Unilateral C2 cervical spinal cord hemisection (SH) disrupts descending excitatory drive to phrenic motor neurons, thereby paralyzing the ipsilateral diaphragm muscle (DIAm) during ventilatory behaviors. Recovery of rhythmic DIAm activity ipsilateral to injury occurs over time, consistent with neuroplasticity and strengthening of spared synaptic inputs to phrenic motor neurons. Localized intrathecal delivery of brain-derived neurotrophic factor (BDNF) to phrenic motor neurons after SH enhances recovery of eupneic DIAm activity. However, the impact of SH and BDNF treatment on the full range of DIAm motor behaviors has not been fully characterized. We hypothesized that all DIAm motor behaviors are affected by SH and that intrathecal BDNF enhances the recovery of both ventilatory and higher force, nonventilatory motor behaviors. An intrathecal catheter was placed in adult, male Sprague-Dawley rats at C4 to chronically infuse artificial cerebrospinal fluid (aCSF) or BDNF. DIAm electromyography (EMG) electrodes were implanted bilaterally to record activity across motor behaviors, i.e., eupnea, hypoxia-hypercapnia (10% O2 and 5% CO2), sighs, airway occlusion, and sneezing. After SH, ipsilateral DIAm EMG activity was evident in only 43% of aCSF-treated rats during eupnea, and activity was restored in all rats after BDNF treatment. The amplitude of DIAm EMG (root mean square, RMS) was reduced following SH during eupnea and hypoxia-hypercapnia in aCSF-treated rats, and BDNF treatment promoted recovery in both conditions. The amplitude of DIAm RMS EMG during sighs, airway occlusion, and sneezing was not affected by SH or BDNF treatment. We conclude that the effects of SH and BDNF treatment on DIAm activity depend on motor behavior.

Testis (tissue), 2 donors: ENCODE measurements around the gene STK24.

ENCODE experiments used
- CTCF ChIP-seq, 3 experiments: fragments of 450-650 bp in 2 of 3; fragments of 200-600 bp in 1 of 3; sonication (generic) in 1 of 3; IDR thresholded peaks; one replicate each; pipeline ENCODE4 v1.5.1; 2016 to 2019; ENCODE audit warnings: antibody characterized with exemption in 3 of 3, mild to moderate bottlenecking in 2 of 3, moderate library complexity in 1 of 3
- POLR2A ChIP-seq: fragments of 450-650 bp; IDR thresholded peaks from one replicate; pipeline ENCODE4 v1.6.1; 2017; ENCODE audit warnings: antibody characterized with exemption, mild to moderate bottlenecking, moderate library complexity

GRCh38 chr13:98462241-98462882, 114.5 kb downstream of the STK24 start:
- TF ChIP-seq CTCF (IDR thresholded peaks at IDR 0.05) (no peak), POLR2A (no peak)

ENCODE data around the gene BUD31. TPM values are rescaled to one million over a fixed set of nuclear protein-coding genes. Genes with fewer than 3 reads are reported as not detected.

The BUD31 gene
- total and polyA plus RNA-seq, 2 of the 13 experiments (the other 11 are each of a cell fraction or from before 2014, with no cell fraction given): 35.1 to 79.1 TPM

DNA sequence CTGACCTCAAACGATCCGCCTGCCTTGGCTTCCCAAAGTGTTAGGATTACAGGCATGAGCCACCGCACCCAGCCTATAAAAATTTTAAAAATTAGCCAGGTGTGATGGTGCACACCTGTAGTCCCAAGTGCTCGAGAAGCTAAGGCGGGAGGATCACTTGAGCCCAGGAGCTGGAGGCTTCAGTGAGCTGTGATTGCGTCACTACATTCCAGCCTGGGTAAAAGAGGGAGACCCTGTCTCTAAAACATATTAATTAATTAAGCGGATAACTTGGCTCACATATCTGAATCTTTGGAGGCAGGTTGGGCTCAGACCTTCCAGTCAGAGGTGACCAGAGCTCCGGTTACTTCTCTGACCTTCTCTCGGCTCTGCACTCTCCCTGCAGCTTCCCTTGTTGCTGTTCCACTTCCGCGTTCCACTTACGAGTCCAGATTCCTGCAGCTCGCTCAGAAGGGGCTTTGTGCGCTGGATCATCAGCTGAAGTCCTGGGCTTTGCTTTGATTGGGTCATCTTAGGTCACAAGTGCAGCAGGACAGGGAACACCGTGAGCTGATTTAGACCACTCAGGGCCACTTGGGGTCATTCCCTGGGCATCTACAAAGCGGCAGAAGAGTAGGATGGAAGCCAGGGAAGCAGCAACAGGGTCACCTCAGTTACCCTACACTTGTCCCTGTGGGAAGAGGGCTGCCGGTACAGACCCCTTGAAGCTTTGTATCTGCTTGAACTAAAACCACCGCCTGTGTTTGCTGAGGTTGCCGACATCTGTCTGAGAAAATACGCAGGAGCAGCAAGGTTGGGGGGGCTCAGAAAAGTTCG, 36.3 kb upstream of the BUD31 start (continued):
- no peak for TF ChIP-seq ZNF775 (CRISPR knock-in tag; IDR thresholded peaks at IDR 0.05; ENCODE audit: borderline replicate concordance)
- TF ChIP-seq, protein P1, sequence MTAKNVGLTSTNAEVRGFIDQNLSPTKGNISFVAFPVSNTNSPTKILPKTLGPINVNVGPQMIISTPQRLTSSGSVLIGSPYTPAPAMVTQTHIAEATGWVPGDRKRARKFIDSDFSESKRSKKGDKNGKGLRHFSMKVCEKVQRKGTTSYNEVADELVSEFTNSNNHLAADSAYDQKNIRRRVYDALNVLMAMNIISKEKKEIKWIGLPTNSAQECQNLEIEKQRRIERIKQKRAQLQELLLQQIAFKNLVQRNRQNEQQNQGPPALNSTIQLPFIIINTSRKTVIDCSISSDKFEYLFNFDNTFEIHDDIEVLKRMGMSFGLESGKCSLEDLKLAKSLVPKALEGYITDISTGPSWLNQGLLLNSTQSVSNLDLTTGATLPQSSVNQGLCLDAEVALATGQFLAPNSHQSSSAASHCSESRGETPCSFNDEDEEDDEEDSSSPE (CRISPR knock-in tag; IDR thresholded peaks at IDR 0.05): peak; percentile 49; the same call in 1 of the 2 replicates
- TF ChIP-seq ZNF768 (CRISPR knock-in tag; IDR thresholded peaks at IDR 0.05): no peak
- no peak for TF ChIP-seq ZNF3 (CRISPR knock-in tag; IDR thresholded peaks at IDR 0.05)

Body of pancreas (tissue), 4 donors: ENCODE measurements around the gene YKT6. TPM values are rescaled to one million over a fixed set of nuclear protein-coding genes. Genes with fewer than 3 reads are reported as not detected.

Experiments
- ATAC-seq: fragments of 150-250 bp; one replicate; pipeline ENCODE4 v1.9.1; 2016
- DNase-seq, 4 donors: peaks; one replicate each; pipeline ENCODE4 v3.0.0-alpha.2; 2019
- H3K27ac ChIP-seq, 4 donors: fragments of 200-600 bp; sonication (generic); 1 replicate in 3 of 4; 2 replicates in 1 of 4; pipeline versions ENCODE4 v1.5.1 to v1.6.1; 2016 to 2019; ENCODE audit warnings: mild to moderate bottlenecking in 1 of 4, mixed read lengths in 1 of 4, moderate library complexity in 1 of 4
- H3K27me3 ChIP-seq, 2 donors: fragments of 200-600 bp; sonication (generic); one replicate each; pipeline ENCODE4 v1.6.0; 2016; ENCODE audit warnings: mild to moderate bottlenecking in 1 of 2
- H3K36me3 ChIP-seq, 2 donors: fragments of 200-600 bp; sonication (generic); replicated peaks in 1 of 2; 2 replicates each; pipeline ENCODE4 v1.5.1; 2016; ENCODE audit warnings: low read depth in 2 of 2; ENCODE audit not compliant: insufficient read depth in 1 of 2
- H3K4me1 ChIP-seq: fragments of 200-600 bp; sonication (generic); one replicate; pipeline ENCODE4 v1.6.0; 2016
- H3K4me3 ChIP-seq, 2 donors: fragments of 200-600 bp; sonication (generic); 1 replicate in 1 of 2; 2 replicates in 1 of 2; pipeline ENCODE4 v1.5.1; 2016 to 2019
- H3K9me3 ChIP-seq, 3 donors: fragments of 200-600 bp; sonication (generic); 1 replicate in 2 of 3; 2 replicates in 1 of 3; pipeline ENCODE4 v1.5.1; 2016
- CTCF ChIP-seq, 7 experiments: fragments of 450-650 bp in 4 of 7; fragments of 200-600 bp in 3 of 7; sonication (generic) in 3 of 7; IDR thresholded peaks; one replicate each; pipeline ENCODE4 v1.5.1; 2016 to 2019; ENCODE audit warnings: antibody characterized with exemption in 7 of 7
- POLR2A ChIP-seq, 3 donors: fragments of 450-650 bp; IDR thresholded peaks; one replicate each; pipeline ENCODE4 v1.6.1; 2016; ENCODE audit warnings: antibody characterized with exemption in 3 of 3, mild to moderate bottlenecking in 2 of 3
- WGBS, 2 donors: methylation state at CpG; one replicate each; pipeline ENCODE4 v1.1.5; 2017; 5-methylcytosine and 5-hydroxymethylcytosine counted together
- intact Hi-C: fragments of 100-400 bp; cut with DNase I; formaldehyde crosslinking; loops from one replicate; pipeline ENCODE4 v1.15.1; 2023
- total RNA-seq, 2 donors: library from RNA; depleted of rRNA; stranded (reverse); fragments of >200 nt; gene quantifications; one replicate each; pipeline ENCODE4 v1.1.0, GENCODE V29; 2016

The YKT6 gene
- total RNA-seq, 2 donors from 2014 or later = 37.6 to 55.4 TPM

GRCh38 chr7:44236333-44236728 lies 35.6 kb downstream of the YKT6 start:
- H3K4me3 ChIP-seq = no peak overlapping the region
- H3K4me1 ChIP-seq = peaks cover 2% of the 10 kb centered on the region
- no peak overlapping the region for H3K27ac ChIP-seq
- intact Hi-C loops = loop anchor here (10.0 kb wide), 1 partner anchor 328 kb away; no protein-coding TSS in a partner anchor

NEW & NOTEWORTHY This study demonstrates that after unilateral C2 spinal cord hemisection (SH), there are differences in the spontaneous recovery of diaphragm (DIAm) electromyographic activity during ventilatory compared with more forceful, nonventilatory motor behaviors. Furthermore, we show that intrathecal delivery of brain-derived neurotrophic factor (BDNF) at the level of the phrenic motor neuron pool enhances recovery of ipsilateral DIAm activity following SH, exerting main effects on recovery of ventilatory but not higher force, nonventilatory behaviors.
- spinal hemisection
- motor unit recruitment
- respiratory muscle
- spinal cord injury
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